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Recent California tax initiatives attempt to move past partisan gridlock

by Christopher A. Guzman, published

Governor Jerry Brown has announced the filing of a tax initiative with the state Attorney General’s office, one touted as capable of generating nearly $7 billion in dedicated funding for the protection of education and public safety. It’s a plan that- along with the recent Think Long proposal- sells itself as moving beyond partisanship.

“I am going directly to the voters because I don’t want to get bogged down in partisan gridlock as happened this year. The stakes are too high,” he said in an open letter released on Monday.

As for the “partisanship” that occurred, the Governor was referring to the previous failure of a tax extension plan he put forth that also contained certain cuts. He asked the state legislature to vote on and submit the plan to the state’s voters, but it didn’t gain enough support. As a result of its demise, Brown pinned failure for the matter on Republicans.

In Monday's letter, Governor Brown specifically laid out three (what he called) “straightforward and fair” components of his proposal:

- Millionaires and high-income earners will pay up to 2% higher income taxes for five years. No family making less than $500,000 a year will see their income taxes rise. In fact, fewer than 2% of California taxpayers will be affected by this increase.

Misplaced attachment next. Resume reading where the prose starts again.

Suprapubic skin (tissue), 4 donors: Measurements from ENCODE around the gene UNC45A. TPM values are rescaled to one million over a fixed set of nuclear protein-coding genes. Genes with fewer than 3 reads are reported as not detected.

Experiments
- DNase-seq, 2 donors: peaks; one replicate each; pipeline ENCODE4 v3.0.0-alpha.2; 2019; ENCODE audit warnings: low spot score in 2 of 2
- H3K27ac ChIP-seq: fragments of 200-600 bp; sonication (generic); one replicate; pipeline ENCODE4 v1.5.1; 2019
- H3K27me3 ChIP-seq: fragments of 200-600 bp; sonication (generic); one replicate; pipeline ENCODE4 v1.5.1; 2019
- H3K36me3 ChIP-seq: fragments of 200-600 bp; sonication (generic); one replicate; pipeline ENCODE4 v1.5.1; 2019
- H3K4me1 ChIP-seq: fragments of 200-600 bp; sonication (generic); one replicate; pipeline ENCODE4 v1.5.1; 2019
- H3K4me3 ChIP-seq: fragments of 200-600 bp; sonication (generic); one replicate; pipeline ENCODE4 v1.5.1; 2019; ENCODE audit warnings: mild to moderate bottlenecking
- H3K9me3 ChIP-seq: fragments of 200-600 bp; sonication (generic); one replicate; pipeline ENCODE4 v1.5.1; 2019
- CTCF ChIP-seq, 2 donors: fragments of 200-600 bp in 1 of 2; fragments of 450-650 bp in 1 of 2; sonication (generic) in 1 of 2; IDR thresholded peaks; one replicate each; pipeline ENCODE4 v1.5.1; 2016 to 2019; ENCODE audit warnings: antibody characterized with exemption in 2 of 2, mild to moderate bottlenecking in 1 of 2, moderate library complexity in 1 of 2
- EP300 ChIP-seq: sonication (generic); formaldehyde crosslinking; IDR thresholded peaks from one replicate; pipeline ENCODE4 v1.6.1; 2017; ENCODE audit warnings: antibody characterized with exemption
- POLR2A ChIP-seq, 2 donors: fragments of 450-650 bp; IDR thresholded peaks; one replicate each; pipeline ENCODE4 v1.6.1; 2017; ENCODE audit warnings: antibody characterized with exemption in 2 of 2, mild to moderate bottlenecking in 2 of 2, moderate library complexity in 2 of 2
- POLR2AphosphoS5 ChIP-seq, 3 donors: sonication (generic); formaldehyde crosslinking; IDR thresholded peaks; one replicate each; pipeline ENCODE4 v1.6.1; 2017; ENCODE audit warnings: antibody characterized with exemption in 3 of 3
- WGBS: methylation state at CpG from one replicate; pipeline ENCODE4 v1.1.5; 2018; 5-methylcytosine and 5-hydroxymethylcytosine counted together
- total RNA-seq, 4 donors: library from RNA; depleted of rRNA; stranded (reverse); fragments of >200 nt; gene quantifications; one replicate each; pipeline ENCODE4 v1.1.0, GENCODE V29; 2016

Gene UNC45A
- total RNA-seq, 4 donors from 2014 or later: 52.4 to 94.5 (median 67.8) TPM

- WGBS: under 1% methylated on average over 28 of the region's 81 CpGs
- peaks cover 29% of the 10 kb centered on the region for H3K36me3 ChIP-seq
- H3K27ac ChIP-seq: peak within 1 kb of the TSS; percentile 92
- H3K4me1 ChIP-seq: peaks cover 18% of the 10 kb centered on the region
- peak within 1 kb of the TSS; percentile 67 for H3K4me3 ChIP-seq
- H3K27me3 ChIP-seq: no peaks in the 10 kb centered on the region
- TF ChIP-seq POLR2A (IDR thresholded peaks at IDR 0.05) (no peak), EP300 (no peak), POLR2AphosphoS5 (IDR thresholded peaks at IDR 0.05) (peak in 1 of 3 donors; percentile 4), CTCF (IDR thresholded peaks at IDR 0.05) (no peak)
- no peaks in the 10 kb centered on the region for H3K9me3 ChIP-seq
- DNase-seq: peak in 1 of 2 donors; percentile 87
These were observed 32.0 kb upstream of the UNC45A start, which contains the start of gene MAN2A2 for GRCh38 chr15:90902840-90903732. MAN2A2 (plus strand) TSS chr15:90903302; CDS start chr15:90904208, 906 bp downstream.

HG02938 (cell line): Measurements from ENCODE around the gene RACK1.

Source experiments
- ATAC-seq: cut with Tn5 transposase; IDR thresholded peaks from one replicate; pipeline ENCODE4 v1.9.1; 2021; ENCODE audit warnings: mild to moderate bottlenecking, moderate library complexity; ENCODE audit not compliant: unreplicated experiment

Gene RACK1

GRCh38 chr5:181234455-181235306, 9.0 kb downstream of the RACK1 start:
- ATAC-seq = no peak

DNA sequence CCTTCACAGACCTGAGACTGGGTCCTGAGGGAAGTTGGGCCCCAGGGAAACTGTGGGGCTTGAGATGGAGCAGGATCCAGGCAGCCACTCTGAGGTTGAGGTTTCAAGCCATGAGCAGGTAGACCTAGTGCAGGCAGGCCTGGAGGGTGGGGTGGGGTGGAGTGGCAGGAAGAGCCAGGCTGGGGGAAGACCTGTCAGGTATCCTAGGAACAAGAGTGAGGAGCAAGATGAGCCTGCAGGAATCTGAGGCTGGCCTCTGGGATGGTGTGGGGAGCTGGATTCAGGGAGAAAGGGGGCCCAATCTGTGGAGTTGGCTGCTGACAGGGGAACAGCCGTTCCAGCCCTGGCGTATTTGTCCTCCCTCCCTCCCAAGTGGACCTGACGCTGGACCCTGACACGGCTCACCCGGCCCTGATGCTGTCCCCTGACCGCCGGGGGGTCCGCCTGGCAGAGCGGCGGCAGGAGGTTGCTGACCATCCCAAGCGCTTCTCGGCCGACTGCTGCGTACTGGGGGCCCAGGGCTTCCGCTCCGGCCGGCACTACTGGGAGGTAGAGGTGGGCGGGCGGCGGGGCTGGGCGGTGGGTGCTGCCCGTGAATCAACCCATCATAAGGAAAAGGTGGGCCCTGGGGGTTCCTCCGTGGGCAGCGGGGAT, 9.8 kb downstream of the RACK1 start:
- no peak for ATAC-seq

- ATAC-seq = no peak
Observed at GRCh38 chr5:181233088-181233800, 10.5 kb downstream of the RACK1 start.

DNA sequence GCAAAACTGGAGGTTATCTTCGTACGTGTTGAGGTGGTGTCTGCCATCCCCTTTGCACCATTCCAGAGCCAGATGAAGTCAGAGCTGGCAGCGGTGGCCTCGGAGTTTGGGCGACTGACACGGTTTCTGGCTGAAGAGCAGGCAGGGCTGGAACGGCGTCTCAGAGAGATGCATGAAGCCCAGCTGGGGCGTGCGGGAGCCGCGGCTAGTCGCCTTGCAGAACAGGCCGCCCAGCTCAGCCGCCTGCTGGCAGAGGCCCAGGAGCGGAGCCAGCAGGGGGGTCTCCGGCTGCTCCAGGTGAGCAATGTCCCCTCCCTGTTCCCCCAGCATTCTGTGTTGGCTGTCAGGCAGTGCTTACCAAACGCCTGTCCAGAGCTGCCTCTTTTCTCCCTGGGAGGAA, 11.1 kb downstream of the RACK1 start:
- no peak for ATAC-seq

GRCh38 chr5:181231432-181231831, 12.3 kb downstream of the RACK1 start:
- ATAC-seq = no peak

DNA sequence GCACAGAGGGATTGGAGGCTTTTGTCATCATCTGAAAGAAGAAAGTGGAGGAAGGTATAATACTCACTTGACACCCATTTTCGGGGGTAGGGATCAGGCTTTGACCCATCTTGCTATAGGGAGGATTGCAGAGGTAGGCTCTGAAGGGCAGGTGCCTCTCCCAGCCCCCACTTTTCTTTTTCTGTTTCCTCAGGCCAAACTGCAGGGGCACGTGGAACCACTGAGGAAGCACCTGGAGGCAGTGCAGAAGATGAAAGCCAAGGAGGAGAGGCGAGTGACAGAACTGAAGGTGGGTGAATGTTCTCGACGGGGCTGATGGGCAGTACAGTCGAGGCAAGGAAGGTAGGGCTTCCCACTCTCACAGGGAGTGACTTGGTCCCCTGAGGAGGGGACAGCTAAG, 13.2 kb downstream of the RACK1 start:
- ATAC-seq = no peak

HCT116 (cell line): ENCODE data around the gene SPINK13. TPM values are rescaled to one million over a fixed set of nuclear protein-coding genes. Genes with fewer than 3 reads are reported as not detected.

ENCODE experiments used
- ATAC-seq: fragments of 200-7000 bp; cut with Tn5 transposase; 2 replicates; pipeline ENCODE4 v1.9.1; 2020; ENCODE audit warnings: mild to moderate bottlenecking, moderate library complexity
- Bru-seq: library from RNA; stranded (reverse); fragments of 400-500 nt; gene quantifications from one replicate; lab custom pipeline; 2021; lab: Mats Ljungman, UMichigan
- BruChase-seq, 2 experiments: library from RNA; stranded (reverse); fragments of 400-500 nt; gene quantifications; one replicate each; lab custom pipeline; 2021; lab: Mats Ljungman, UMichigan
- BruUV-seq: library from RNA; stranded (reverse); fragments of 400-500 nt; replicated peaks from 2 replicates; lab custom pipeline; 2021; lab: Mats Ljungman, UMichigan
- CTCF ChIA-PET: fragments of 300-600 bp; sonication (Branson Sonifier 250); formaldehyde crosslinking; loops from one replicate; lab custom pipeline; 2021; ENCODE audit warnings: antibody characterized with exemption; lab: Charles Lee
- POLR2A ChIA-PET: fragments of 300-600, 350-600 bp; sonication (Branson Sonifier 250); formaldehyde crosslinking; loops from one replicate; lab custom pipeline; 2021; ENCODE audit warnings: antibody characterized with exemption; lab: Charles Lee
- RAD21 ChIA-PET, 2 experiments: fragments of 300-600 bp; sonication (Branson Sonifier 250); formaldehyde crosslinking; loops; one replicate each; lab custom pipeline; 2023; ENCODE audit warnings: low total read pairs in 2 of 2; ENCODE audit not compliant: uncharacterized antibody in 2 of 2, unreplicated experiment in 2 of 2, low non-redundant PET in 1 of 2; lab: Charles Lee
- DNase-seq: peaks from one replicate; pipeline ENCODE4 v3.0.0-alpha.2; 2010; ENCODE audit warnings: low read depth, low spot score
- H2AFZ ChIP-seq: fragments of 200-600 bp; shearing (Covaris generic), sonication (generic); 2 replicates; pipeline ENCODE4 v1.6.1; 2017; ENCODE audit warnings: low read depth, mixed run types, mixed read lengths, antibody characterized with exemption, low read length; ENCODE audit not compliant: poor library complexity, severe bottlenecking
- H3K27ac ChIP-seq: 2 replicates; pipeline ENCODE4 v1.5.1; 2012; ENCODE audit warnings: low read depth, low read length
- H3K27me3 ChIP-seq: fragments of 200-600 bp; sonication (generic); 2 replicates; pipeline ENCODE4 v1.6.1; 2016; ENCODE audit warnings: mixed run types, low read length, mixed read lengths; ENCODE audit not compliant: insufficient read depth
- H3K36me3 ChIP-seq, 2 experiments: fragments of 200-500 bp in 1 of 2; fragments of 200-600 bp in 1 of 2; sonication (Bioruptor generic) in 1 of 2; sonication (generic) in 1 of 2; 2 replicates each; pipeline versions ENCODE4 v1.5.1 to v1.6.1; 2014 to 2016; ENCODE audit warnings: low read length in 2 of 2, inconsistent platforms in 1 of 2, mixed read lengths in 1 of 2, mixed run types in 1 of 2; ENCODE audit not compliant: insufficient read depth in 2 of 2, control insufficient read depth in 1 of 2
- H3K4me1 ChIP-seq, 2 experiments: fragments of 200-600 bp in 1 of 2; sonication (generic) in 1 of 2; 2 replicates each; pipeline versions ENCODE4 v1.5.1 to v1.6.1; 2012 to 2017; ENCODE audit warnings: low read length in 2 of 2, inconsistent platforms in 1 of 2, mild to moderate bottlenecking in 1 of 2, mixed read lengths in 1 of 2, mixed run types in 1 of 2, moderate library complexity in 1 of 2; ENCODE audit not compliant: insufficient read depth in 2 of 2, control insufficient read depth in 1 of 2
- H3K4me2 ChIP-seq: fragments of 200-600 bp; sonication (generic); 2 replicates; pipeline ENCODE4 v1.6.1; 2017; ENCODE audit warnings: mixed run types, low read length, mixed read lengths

- There will be a temporary 1/2 cent increase in the sales tax. Even with this temporary increase, sales taxes will still be lower than what they were less than six months ago.

- This initiative dictates funding only to education and public safety- not to other programs.

Brown conceded that the initiative doesn’t solve all of the state’s fiscal problems, but claims that it will stop more cuts to education and public safety. As a result of recent budget cuts, the Governor says that funding for schools and universities have been cut by 25%.

Nicolas Berggruen, chair of the Think Long Committee for California, echoed a similar sentiment of moving past political gridlock in touting his own tax proposal- one focused on taxing services to generate revenue.

“A dispiriting gridlock continues to grip Washington and Sacramento, undermining the public’s faith that democracy can solve our problems. As we write, the so-called supercommittee of Congress, convened to figure a way out of the nation’s fiscal crisis, remains hopelessly paralyzed along familiar partisan lines. Everyone knows the sad story in Sacramento,” he said.

Berggruen’s plan also claims it will generate revenue for education. At the same time- as noted in previous coverage of Think Long- it’s been blasted by Brown’s allies at the California Teachers Association and by the California Republican Party as well.

As the proponents of these two ballot initiatives move forward in gathering support, it will be telling to see the rhetoric used by their respective supporters in defending these very measures. Will there be a rational discussion regarding which approach is more effective? Or, will more unproductive, partisan talking points muddy the waters?  With the growing tide of non-partisan voters who want to move forward with tangible solutions, the movement that can win this key demographic will gain some serious momentum.

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